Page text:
The point is that in order to have any economic self sufficiency, poor disenfranchised communities, must create their own opportunities, their own businesses, their own centers of power. And a big part of this must come from learning how to create software because software already drives most economic activity and it will ultimately drive almost all of it.

And so my fundamental point is that all kids, but particularly inner city minority kids that may not have significant opportunities, can learn to create those opportunities by learning to program. Creating software in twenty years will be like reading is today. We must engage. There is no reason that third grade kids are not learning the basics of programming. More importantly, learning how to program effects learning and reasoning in every other academic pursuit. Our educational system today is primarily focused on how much knowledge we can stuff in a kid’s head when what kids really need is to learn how to think, how to reason, how to gather information and how to develop answers, arguments, and strategy.

I believe every single school day, starting in third grade and going through at least tenth grade, that every student should have a period dedicated to programming. It is critical that we start this young before the educational system succeeds in teaching our kids that they are dumb and can't learn which is what it does today. And I am confident that programming is as learnable at an early age as is basic math or reading.

I realize that given that there are so few teachers that know how to program that there would be insecurity in schools giving students skills that most of their teachers don’t have. I also realize there are no curriculums focused on this. But this is why we must start now. There is nothing more important. Because as economic power is consolidated amongst those that control the software, not following this course will cement the groups that are currently at the bottom of the socio-economic structure into that position permanently.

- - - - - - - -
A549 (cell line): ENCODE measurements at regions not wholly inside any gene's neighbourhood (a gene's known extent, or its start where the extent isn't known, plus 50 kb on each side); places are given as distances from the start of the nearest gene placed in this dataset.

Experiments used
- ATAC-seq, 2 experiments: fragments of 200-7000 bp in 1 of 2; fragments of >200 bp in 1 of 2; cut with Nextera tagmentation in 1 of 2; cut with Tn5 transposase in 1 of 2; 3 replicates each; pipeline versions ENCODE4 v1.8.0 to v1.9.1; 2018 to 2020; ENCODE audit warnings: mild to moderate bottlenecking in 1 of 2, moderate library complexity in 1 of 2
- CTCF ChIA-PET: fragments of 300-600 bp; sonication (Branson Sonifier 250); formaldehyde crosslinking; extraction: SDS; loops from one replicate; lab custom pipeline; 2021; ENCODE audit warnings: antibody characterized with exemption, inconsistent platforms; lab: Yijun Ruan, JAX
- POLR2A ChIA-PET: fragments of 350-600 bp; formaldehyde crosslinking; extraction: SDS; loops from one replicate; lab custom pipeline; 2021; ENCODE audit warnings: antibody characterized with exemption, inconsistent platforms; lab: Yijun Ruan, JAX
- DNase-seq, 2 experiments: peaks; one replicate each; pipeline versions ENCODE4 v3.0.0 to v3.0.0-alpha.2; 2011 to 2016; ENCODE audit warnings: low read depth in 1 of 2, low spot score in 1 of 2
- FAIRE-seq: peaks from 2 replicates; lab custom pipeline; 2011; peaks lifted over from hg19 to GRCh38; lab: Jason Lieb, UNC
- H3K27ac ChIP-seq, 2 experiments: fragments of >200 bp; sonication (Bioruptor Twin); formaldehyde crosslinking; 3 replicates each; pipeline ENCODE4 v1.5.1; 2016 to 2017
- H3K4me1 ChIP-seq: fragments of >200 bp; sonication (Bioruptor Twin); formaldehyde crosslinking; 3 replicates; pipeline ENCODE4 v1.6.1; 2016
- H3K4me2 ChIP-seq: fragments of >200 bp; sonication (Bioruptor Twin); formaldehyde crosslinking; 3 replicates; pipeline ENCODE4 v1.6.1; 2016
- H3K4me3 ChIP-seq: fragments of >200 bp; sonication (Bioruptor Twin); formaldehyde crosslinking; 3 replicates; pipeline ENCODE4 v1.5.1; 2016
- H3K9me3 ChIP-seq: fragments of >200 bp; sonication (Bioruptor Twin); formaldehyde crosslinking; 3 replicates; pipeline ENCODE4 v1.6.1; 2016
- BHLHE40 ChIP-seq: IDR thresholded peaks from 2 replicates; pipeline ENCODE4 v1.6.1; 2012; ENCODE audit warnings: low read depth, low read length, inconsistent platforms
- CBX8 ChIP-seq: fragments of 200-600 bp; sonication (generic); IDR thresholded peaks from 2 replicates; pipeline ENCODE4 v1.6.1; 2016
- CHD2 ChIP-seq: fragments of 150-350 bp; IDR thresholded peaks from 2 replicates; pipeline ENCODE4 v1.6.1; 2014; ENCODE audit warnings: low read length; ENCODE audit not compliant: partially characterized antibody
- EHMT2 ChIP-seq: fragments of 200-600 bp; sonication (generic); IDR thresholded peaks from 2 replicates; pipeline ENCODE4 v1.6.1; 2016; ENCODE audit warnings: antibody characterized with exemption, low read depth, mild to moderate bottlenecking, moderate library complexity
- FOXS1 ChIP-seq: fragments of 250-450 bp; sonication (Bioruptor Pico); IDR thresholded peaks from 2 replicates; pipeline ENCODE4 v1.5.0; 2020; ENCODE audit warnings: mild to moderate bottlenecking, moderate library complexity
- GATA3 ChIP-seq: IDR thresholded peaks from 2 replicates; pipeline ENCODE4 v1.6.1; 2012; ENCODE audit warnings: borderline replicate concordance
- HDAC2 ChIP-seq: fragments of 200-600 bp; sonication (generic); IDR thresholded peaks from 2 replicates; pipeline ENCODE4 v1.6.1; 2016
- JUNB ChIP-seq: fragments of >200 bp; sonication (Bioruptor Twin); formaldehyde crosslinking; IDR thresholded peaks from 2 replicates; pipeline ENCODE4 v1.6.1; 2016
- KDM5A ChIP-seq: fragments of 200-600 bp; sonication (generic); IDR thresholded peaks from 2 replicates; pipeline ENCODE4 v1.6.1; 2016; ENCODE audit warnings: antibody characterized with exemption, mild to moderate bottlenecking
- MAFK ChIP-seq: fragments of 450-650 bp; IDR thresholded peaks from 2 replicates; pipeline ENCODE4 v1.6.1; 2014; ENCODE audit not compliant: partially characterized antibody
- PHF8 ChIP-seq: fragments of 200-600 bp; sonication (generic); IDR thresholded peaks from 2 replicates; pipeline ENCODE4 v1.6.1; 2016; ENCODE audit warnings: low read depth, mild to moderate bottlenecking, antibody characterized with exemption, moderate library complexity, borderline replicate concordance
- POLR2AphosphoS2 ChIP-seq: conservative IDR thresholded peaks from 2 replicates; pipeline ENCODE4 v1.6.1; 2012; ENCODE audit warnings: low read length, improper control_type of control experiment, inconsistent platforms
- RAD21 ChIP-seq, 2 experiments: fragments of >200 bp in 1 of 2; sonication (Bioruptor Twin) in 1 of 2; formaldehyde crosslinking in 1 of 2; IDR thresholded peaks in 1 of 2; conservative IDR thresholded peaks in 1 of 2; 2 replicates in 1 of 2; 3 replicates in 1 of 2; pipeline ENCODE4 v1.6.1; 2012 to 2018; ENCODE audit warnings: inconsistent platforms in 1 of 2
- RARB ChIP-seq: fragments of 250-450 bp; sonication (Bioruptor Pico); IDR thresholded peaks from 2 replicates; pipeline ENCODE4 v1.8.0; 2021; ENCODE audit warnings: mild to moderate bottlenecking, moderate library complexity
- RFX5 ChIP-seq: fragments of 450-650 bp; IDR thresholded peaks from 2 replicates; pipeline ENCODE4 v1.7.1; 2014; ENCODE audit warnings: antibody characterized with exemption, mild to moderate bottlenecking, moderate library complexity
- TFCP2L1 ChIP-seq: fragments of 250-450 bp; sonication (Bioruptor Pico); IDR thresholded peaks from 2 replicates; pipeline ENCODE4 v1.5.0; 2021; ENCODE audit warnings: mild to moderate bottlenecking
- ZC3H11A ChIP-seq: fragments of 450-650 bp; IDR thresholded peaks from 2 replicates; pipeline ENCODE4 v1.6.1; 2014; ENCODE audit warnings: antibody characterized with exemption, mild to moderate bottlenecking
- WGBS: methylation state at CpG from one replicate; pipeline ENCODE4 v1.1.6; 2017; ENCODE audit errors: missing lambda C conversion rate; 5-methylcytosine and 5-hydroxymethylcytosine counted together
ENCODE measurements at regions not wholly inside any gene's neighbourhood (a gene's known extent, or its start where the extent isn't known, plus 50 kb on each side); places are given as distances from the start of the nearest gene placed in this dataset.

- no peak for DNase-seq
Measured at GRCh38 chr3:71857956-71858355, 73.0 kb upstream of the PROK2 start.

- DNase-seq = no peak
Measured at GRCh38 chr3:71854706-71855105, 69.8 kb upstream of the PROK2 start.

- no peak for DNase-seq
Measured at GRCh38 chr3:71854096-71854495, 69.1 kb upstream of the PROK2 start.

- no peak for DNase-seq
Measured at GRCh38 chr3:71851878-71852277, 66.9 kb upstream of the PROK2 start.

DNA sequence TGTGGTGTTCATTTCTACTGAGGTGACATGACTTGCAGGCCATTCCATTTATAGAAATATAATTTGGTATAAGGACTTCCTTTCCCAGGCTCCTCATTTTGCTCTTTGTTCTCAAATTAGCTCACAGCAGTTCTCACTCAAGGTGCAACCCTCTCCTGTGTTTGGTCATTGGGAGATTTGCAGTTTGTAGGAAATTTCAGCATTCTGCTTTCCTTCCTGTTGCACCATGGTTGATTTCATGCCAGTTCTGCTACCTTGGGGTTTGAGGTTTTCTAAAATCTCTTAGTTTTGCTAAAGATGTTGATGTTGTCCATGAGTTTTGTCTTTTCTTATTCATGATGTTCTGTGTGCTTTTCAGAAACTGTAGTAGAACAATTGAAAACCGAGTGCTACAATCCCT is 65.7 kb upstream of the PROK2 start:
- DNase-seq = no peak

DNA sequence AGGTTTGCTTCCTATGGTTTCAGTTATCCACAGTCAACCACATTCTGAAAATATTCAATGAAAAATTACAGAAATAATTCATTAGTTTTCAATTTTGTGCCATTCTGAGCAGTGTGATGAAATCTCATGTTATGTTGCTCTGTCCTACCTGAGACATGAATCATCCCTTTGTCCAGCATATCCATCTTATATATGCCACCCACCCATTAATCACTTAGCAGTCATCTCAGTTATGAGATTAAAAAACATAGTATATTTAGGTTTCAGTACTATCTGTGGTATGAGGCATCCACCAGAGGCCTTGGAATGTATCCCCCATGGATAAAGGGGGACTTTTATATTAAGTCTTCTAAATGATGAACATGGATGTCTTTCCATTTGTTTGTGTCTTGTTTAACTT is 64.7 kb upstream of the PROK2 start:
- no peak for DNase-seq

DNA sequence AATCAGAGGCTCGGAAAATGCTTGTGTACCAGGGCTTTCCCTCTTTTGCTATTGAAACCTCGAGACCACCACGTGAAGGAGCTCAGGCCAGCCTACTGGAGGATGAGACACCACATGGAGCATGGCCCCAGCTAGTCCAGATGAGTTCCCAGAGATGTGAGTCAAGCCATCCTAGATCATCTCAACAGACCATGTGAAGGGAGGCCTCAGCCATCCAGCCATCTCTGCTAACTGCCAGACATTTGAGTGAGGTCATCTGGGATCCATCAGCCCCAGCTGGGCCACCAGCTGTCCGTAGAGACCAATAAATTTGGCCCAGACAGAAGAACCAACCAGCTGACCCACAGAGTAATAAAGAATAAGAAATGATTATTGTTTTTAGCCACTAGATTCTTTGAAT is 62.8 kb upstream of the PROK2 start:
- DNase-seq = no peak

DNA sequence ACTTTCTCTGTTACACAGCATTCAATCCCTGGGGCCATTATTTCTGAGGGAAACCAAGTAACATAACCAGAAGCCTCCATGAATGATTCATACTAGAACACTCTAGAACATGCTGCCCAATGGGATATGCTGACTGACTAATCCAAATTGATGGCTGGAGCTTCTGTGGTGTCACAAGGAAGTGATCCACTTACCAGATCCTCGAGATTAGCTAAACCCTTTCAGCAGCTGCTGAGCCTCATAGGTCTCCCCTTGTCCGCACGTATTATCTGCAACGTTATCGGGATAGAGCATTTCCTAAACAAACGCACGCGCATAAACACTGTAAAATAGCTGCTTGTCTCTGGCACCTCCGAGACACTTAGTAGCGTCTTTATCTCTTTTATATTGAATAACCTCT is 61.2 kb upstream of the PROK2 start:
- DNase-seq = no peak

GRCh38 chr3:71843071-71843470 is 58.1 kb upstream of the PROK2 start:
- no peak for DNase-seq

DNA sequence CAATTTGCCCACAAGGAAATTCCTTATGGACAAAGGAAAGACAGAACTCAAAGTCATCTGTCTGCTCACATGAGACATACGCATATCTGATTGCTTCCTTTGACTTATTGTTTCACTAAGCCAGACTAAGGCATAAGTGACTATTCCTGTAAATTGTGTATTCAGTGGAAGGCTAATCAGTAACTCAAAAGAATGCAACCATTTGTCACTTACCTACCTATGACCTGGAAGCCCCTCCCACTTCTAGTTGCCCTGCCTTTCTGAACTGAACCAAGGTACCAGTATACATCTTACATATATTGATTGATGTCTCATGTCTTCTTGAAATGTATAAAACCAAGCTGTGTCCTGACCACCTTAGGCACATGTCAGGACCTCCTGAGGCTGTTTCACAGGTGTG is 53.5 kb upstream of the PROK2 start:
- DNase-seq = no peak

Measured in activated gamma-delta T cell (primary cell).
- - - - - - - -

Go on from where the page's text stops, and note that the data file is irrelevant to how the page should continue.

To be clear, teaching poor kids in inner cities to program will not fix the bigger picture problem, but it can at least more fairly and more broadly distributed the world's wealth.

8 comments:

  1. I'm skeptical that the consolidation of money and power is really due to technology and not simply government policies encouraging wealth transfer from the poor to the wealthy. Nor is the replacement of workers by technology anything new, it's been a common theme of our economies since the 19th century and we've always somehow managed to put people to work (the logical explanation for this is that new technology is eventually wealth creating, not wealth destroying).

    Simply put: it's a great idea to educate the poor (and it will certainly help) but to fundamentally change this situation you need more than just programmers, you need politicians, ones who will speak for the poor when current politicians won't.

    It's a tired old trope, but your technical solution will not fix this social problem. Inequality has not gotten out of control because of technology, it's gotten out of control because we let it.

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  2. sigh...

    " it's been a common theme of our economies since the 19th century and we've always somehow managed to put people to work (the logical explanation for this is that new technology is eventually wealth creating, not wealth destroying). "

    Funny thing about exponential growth is that at some point what worked before no longer works. Moores law (the idea that computers got faster by a factor of 2 every 18 months or so) obviously couldnt continue forever and (surprise!!) we have hit the wall!

    And so the idea that increased efficiency will always create more jobs is obviously mathematically ridiculous. There *is* an end point. When we can all sit in our rooms and press a button and create all of the food and energy we need without any other workers (the end point of infinite efficiency) obviously there will be no more jobs. In short the fact that something "was" has no bearing on what "will". History is a great predictor of the future... until it isnt.

    "but your technical solution will not fix this social problem"

    There is nothing more annoying that puts up some ridiculous straw man version of your argument so that you can disagree with it: "To be clear, teaching poor kids in inner cities to program will not fix the bigger picture problem, but it can at least more fairly and more broadly distributed the world's wealth."